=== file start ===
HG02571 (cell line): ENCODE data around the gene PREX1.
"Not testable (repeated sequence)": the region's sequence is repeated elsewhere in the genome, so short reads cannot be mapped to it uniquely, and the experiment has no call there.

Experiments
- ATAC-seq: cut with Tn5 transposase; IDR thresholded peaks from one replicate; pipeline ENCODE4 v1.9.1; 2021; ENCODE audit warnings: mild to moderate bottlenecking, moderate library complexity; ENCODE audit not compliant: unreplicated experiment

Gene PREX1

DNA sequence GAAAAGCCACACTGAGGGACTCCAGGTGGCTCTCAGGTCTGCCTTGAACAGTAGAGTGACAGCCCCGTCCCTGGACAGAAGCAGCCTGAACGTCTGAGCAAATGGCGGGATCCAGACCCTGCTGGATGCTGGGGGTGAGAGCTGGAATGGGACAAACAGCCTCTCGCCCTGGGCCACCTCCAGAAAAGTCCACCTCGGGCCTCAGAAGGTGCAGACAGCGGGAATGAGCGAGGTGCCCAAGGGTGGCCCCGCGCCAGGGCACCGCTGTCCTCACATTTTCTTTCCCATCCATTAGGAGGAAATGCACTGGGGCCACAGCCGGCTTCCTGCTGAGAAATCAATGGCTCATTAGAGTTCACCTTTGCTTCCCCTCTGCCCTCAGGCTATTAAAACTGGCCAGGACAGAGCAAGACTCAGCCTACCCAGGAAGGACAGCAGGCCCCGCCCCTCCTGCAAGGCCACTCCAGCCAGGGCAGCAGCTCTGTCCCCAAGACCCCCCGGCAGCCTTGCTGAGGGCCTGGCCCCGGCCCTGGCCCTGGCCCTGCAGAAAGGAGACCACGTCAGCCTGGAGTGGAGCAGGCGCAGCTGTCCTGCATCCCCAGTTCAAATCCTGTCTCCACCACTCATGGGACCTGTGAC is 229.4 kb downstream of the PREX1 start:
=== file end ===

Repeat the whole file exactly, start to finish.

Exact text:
HG02571 (cell line): ENCODE data around the gene PREX1.
"Not testable (repeated sequence)": the region's sequence is repeated elsewhere in the genome, so short reads cannot be mapped to it uniquely, and the experiment has no call there.

Experiments
- ATAC-seq: cut with Tn5 transposase; IDR thresholded peaks from one replicate; pipeline ENCODE4 v1.9.1; 2021; ENCODE audit warnings: mild to moderate bottlenecking, moderate library complexity; ENCODE audit not compliant: unreplicated experiment

Gene PREX1

DNA sequence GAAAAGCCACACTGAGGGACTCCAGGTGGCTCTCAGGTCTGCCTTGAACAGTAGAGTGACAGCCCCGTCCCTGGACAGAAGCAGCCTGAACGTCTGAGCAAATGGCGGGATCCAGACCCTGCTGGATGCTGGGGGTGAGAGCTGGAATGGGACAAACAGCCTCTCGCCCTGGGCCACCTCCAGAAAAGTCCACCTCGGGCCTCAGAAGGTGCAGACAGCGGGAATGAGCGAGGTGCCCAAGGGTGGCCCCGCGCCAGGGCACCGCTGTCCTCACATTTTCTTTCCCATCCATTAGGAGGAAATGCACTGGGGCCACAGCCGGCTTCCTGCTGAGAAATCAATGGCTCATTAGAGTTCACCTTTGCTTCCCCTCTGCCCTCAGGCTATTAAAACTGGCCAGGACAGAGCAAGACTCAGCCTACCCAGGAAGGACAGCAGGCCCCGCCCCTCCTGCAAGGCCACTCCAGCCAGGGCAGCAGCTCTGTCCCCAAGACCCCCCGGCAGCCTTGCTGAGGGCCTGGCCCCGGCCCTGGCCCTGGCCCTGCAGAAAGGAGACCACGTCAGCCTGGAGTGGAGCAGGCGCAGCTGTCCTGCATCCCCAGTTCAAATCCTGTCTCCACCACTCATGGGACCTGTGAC is 229.4 kb downstream of the PREX1 start: